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Our Score: 4 out of 5 Price: £87
Review by Todd LeckiePROS
1. Effective but unobtrusive support for mild to moderate pronators. 2. Plenty of cushioning whilst retaining a responsive ride. 3. Loads of reflective trim on the shoe for night-time running visibility.
DETAILS & FEATURES
• DNA (an extremely viscous liquid that behaves like millions of small elastic springs on a molecular level) the premium Brooks adaptive cushioning system gives every runner a tailored fit.
• The heel cradle offers support and stability in the heel region.
• A new arch saddle in the upper offers mid-foot support.
• Best suited to neutral runners and mild over-pronators.
USER REVIEW BY TODD LECKIE
As with the vast majority of shoes I try on nowadays the initial fit is excellent. Shoe manufacturers aren’t naïve to the fact that first impressions are crucial when deciding if a shoe is right for you so I like to wear the shoe for a few minutes and walk around in it to try and identify the more subtle features.
For me I found the shoe to be relatively narrow around the mid-foot, however I should caveat that by saying that ‘slender’ is an adjective that will never be used in conjunction with a description of my feet, so I’d imagine the fit would be good for most people. Brooks also supply the shoe in three width fittings - I was testing the D (medium) width fitting so I would probably have looked to try the 2E version.
On first inspection there’s a significant amount of high density posting in the medial arch (Brooks call it the Progressive Diagonal Rollbar - PDRB). I’m always wary of high density posting as, although I do pronate (i.e. my foot rolls inwards when it lands) and so in theory would benefit from the pronation control that the higher density material provides, I can find that it can rub/cause discomfort.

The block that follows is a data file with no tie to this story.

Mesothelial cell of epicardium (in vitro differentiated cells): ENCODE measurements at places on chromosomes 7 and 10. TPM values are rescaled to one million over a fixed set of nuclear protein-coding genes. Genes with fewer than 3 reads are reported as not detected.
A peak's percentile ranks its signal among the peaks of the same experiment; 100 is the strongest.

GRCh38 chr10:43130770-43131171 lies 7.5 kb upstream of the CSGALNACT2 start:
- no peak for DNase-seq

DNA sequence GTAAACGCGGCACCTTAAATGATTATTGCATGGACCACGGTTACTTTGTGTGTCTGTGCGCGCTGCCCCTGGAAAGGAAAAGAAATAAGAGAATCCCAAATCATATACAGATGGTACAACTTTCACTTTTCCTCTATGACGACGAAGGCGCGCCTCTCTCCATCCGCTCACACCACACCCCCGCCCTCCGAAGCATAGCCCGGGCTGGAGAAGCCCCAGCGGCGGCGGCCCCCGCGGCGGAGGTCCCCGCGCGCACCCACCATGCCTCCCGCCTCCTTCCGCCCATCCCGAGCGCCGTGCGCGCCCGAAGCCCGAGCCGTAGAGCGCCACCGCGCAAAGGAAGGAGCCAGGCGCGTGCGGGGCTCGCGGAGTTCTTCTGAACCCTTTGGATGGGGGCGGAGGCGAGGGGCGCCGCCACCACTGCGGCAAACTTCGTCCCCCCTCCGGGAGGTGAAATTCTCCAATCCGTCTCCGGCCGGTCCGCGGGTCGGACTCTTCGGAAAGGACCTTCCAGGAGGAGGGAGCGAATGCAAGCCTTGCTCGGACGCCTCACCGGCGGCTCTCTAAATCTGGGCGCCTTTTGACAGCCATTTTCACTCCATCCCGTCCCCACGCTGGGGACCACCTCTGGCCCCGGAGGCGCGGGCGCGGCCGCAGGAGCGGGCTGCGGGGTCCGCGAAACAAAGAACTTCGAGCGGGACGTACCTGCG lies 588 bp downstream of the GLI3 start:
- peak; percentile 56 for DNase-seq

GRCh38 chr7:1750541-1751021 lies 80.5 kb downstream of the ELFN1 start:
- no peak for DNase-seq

This was not the case with the Adrenalines, the transition from heel to toe felt smooth but controlled with just the right amount of support through the mid-foot and importantly my foot arch did not feel like it was getting battered by the technology in the shoe that can sometimes be the case with more stable shoes.
The cushioning in the shoe was also excellent, although I’m not the heaviest of person to be testing the shoes limits. I am guilty of pounding down hills and at no point did I feel like my feet were running out of protection and slapping down on the tarmac.
Brooks talk about their DNA cushioning technology having a dynamic component that is capable of responding to the specific loading on the shoe and adjusting the cushioning levels in response. I couldn’t vouch for such bold claims, however I completed a 90-minute run over hard terrain and my ankle and knee joints had no complaints about the shock absorbing qualities of the shoe.
The copious cushioning was also not at the expense of the responsiveness of the shoe, it felt nice and flexible through the sole and I had no issues getting up on my toes for faster running/hills.
The sole has a standard road running tread that was more than capable at handling damp grass and dry compacted off-road trails. My only issue with the shoe was the tongue and lacing system, it’s apparently in vogue to make lacing systems as complex as possible and I found the Adrenaline did not hold my foot in position as snuggly as I would have wanted.
Furthermore the tongue seemed intent on veering off at a funny angle during the course of a run. Admittedly this is a minor qualm but I could see how it could be frustrating, especially for users and connoisseurs of previous Adrenaline models that featured a more traditional lacing system.
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